It is undeniable that Syria is a country in trouble. The West has tried to smother their guilt by leaving the doors wide open and allowing any and all to invade our countries. One look at Germany and Sweden is proof of how poorly that worked.
When people in America say they don’t want refugees here, they are accused of being racist or xenophobic. Few liberals want to admit that we can’t help a whole country by allowing them all to flood ours. Despite the open-door policy of Europe and North America, more than 320,000 people have been killed in Syria since the country’s war began in 2011. Clearly, this solution isn’t working.
Earlier this year during the first travel ban attempt, President Trump suggested safe zones be built within Syria to help protect the innocent. His idea was barely acknowledged amidst all the crying over his racism.
Yesterday Russia, Turkey, and Iran came to an agreement to erect safe zones in Syria. The United Nations stated that they see it as the beginning of the end of the six-year war. Some of the rebel delegation that attended the meeting certainly did not agree. Reporters said they left the room angrily as the signing took place.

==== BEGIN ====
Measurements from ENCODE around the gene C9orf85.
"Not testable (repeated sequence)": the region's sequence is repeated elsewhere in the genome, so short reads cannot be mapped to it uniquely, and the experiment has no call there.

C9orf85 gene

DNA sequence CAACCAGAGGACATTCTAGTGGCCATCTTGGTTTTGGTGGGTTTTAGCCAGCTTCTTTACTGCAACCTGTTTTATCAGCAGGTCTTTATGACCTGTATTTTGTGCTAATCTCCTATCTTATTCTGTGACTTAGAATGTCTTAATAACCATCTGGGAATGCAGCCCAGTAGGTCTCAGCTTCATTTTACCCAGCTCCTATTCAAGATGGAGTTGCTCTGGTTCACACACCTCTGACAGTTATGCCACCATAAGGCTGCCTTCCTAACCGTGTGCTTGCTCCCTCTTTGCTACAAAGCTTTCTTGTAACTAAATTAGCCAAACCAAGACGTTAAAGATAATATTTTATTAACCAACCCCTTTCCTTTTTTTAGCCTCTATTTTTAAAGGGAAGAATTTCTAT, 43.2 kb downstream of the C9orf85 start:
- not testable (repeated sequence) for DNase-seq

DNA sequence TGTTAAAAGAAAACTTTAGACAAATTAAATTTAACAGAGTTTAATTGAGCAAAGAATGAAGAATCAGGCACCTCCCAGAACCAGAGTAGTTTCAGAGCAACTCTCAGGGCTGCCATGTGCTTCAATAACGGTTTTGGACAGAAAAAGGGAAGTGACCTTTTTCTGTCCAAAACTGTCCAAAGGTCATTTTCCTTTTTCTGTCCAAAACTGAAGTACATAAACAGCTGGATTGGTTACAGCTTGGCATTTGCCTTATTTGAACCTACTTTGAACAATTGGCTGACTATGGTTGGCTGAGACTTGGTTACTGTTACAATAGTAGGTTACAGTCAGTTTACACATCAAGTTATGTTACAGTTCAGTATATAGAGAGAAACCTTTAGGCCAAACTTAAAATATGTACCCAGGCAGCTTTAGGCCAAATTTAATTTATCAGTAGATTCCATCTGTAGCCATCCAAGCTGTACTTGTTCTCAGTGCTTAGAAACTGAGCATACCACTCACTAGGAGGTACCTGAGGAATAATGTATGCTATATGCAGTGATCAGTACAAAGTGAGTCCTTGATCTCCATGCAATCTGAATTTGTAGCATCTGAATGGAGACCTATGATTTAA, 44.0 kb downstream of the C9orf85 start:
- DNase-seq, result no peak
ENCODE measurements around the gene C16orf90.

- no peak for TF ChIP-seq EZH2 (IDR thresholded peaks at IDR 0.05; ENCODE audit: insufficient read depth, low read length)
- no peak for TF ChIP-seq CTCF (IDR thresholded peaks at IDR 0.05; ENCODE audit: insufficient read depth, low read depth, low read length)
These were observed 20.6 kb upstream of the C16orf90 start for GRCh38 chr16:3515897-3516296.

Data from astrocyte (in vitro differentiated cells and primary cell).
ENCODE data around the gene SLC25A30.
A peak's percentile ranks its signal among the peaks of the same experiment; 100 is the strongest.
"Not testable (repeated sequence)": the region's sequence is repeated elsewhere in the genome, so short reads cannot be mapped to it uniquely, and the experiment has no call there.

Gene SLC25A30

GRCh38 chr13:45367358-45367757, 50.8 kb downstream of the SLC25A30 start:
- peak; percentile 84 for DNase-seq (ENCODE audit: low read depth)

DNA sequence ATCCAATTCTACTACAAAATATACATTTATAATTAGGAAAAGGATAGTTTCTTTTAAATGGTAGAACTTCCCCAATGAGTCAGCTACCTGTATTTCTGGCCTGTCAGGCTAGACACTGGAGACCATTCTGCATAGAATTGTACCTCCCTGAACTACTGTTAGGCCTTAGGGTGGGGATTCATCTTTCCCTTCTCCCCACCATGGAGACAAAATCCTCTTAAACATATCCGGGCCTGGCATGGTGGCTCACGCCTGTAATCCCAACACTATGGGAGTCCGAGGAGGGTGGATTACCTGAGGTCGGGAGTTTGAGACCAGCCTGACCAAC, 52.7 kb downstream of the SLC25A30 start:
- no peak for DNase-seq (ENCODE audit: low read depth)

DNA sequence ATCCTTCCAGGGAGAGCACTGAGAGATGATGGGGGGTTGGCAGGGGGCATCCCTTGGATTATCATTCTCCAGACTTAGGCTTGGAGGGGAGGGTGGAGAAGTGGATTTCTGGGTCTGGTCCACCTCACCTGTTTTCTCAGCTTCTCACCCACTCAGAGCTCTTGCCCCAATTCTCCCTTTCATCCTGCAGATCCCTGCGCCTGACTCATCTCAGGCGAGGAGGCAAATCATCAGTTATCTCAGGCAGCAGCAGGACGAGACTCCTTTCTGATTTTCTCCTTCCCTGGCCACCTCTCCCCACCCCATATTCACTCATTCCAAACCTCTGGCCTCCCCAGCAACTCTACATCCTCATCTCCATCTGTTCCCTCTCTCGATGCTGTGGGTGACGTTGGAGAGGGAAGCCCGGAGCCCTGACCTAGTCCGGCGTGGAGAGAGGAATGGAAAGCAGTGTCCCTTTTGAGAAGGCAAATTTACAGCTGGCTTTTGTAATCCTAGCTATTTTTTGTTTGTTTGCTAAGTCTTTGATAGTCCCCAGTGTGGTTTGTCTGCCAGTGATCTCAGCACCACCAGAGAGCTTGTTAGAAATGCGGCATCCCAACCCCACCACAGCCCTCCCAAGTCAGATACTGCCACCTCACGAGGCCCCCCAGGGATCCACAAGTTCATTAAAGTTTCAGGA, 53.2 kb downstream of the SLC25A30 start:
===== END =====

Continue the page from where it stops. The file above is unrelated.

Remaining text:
The United States has expressed optimistic caution about the deal, with good reason. The hope is that the plan to build these “de-escalation areas” will be a step in a positive direction but with Iran in the mix, there is a danger.
While the agreement calls for a “ceasefire, a ban on all flights, rapid deliveries of humanitarian aid, and the return of refugees,” there is some concern over Iran’s commitment. State Department spokeswoman Heather Nauert said, “Iran’s activities in Syria have only contributed to the violence, not stopped it, and Iran’s unquestioning support for the Assad regime has perpetuated the misery of ordinary Syrians.”
Still, with few other options for peace, the idea has merits. Nauert expressed the hope of America. “We nonetheless hope that this arrangement can contribute to a de-escalation of violence, end the suffering of the Syrian people, and set the stage for a political settlement of the conflict.”